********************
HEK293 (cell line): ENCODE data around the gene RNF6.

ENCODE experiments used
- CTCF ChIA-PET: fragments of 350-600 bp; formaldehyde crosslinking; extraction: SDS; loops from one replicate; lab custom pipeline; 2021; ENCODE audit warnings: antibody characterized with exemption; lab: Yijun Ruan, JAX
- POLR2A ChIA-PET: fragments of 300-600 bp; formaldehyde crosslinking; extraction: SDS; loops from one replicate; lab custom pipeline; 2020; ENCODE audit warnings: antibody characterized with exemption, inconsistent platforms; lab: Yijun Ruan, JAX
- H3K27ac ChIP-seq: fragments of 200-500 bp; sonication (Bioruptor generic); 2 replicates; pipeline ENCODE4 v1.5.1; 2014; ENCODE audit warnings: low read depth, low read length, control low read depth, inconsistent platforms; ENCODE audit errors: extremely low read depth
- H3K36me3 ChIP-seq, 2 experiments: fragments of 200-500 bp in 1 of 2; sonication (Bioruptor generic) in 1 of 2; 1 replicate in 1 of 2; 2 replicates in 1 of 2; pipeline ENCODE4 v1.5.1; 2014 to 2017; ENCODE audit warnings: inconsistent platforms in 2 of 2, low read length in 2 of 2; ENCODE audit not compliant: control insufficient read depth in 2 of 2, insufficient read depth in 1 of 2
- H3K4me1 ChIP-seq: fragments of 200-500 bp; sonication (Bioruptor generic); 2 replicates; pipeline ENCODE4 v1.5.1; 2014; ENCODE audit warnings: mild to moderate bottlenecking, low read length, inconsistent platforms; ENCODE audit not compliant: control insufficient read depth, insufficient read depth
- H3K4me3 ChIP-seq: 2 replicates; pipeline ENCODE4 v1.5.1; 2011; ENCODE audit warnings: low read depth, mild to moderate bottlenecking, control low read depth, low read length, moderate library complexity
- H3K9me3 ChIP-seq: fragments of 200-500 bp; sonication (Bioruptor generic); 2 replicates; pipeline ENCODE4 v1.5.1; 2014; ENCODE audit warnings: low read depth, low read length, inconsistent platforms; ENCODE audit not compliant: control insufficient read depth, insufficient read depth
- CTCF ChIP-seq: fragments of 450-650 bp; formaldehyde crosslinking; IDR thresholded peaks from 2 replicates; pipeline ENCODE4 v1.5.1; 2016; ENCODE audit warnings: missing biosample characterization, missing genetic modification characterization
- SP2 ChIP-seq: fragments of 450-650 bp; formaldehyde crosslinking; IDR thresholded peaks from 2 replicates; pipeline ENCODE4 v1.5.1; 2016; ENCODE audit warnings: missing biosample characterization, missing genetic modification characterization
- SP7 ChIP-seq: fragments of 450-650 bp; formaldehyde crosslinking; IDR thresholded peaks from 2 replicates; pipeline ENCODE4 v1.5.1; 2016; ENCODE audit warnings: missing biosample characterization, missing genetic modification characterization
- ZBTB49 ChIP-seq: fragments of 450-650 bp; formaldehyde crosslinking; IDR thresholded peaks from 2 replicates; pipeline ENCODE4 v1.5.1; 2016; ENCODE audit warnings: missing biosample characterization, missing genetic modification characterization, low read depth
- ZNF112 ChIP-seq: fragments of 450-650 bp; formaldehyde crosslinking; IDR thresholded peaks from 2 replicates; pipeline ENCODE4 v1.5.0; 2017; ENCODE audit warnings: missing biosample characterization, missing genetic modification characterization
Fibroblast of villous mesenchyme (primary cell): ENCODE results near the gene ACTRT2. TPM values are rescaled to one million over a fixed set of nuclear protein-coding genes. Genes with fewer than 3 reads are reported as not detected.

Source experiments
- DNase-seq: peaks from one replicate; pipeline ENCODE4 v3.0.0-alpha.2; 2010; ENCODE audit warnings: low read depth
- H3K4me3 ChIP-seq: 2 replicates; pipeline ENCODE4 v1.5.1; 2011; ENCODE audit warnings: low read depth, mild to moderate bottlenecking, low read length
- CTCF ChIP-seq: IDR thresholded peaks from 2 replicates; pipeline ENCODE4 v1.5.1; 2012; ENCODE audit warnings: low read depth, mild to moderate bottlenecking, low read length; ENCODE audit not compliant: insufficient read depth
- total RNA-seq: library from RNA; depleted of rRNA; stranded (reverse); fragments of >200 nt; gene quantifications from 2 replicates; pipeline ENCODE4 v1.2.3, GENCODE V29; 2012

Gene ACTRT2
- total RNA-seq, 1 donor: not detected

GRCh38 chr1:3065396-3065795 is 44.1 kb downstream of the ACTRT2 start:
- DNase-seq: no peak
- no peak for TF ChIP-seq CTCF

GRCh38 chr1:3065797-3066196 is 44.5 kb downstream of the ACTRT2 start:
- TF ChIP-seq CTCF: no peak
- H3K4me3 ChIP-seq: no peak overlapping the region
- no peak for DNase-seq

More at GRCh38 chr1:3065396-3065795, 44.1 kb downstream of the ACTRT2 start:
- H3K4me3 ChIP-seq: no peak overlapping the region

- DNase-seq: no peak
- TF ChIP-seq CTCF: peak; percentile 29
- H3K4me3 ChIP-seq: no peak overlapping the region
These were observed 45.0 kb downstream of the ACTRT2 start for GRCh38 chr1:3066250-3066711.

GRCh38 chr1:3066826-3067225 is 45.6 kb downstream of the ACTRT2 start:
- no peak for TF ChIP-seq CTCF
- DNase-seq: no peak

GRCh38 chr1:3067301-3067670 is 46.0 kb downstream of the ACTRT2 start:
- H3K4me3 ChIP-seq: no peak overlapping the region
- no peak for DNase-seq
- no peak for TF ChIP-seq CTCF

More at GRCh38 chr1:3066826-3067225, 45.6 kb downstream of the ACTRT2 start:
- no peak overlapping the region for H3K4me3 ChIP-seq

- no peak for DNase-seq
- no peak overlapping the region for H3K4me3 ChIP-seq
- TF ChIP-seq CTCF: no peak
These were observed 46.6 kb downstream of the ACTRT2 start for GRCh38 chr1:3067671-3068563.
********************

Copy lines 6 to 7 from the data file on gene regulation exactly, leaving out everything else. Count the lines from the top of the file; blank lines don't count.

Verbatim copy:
- H3K36me3 ChIP-seq, 2 experiments: fragments of 200-500 bp in 1 of 2; sonication (Bioruptor generic) in 1 of 2; 1 replicate in 1 of 2; 2 replicates in 1 of 2; pipeline ENCODE4 v1.5.1; 2014 to 2017; ENCODE audit warnings: inconsistent platforms in 2 of 2, low read length in 2 of 2; ENCODE audit not compliant: control insufficient read depth in 2 of 2, insufficient read depth in 1 of 2
- H3K4me1 ChIP-seq: fragments of 200-500 bp; sonication (Bioruptor generic); 2 replicates; pipeline ENCODE4 v1.5.1; 2014; ENCODE audit warnings: mild to moderate bottlenecking, low read length, inconsistent platforms; ENCODE audit not compliant: control insufficient read depth, insufficient read depth